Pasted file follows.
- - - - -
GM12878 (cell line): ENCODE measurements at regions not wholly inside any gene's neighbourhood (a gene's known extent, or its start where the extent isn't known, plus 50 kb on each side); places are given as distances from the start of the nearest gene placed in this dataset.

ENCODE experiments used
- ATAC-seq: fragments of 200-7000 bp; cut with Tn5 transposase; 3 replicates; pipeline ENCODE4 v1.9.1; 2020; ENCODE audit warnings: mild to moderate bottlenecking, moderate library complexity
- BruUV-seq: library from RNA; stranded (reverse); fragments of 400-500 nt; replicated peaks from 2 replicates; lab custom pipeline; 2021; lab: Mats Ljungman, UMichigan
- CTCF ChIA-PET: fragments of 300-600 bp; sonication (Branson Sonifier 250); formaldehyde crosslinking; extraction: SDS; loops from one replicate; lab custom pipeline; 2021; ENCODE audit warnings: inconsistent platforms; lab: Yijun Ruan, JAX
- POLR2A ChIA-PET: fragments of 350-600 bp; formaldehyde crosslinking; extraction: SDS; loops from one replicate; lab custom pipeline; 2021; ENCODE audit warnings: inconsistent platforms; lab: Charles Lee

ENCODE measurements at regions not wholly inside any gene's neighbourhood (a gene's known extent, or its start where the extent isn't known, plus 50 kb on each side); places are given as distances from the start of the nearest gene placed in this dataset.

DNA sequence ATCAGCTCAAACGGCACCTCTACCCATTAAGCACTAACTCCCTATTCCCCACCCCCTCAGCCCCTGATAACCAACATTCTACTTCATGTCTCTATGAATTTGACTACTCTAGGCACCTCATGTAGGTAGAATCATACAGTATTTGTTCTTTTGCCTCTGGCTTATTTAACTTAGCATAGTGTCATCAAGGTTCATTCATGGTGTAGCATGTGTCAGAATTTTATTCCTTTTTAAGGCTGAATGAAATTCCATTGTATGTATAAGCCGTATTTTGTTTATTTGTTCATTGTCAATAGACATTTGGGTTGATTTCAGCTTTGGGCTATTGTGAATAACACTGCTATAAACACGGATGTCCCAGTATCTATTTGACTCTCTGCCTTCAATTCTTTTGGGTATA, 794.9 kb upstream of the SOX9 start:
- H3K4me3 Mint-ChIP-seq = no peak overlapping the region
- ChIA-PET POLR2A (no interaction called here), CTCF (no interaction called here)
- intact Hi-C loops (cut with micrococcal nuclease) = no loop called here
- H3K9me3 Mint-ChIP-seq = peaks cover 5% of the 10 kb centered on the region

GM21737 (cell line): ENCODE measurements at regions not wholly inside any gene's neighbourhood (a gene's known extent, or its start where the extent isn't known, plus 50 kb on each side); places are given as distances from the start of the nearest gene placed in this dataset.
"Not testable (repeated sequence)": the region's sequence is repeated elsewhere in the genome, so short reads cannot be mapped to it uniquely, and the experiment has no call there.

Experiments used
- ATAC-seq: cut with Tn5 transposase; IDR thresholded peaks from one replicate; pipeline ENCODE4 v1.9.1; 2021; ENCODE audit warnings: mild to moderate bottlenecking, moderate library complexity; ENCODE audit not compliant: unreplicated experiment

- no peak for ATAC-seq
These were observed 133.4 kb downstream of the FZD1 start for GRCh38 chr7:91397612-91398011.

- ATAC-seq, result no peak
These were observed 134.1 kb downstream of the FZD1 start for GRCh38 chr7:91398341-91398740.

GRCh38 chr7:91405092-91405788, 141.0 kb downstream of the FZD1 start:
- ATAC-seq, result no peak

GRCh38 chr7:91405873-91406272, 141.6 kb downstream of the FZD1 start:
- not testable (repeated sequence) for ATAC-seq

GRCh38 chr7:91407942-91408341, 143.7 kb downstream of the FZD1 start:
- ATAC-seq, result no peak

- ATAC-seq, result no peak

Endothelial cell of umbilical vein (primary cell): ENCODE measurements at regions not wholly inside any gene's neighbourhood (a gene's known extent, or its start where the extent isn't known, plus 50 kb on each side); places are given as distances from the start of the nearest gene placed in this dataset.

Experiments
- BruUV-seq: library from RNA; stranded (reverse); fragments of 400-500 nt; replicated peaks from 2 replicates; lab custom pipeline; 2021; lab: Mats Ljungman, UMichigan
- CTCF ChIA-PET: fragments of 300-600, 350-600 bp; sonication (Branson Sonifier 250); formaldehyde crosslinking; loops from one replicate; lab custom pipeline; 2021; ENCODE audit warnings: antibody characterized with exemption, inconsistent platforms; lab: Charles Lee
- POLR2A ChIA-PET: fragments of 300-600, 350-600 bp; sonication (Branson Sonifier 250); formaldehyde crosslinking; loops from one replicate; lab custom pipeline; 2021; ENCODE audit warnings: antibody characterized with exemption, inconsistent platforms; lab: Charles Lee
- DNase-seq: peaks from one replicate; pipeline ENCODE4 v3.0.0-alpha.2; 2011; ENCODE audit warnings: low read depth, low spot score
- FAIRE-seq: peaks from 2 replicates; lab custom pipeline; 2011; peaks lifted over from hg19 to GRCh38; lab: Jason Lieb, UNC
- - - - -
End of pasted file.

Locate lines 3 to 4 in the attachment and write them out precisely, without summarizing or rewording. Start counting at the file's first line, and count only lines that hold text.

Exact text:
- ATAC-seq: fragments of 200-7000 bp; cut with Tn5 transposase; 3 replicates; pipeline ENCODE4 v1.9.1; 2020; ENCODE audit warnings: mild to moderate bottlenecking, moderate library complexity
- BruUV-seq: library from RNA; stranded (reverse); fragments of 400-500 nt; replicated peaks from 2 replicates; lab custom pipeline; 2021; lab: Mats Ljungman, UMichigan